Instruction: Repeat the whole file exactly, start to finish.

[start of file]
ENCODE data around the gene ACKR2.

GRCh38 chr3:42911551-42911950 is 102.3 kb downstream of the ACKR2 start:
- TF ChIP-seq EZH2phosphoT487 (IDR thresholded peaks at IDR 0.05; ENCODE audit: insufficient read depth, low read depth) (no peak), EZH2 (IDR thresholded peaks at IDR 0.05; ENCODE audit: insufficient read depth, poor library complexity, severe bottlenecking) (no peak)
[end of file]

ENCODE data around the gene ACKR2.

GRCh38 chr3:42911551-42911950 is 102.3 kb downstream of the ACKR2 start:
- TF ChIP-seq EZH2phosphoT487 (IDR thresholded peaks at IDR 0.05; ENCODE audit: insufficient read depth, low read depth) (no peak), EZH2 (IDR thresholded peaks at IDR 0.05; ENCODE audit: insufficient read depth, poor library complexity, severe bottlenecking) (no peak)